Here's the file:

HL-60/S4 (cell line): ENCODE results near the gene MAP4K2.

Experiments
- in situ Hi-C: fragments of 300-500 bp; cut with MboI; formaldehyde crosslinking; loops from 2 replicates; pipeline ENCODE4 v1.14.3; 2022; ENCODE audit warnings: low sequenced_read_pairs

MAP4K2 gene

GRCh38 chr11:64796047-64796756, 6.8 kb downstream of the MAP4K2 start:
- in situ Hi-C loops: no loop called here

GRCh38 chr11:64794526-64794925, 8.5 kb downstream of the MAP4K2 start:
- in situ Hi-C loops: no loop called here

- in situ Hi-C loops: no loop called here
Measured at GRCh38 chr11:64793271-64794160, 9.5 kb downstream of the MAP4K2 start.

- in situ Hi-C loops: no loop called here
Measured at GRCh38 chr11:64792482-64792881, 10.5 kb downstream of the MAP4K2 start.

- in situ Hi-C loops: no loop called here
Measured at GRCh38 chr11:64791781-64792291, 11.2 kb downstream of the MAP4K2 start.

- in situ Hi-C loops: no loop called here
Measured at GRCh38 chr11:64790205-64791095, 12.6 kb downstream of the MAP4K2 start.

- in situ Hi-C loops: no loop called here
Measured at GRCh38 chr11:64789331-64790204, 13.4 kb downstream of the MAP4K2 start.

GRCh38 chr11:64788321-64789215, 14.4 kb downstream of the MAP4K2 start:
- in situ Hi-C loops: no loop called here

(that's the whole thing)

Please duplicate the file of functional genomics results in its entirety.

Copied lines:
HL-60/S4 (cell line): ENCODE results near the gene MAP4K2.

Experiments
- in situ Hi-C: fragments of 300-500 bp; cut with MboI; formaldehyde crosslinking; loops from 2 replicates; pipeline ENCODE4 v1.14.3; 2022; ENCODE audit warnings: low sequenced_read_pairs

MAP4K2 gene

GRCh38 chr11:64796047-64796756, 6.8 kb downstream of the MAP4K2 start:
- in situ Hi-C loops: no loop called here

GRCh38 chr11:64794526-64794925, 8.5 kb downstream of the MAP4K2 start:
- in situ Hi-C loops: no loop called here

- in situ Hi-C loops: no loop called here
Measured at GRCh38 chr11:64793271-64794160, 9.5 kb downstream of the MAP4K2 start.

- in situ Hi-C loops: no loop called here
Measured at GRCh38 chr11:64792482-64792881, 10.5 kb downstream of the MAP4K2 start.

- in situ Hi-C loops: no loop called here
Measured at GRCh38 chr11:64791781-64792291, 11.2 kb downstream of the MAP4K2 start.

- in situ Hi-C loops: no loop called here
Measured at GRCh38 chr11:64790205-64791095, 12.6 kb downstream of the MAP4K2 start.

- in situ Hi-C loops: no loop called here
Measured at GRCh38 chr11:64789331-64790204, 13.4 kb downstream of the MAP4K2 start.

GRCh38 chr11:64788321-64789215, 14.4 kb downstream of the MAP4K2 start:
- in situ Hi-C loops: no loop called here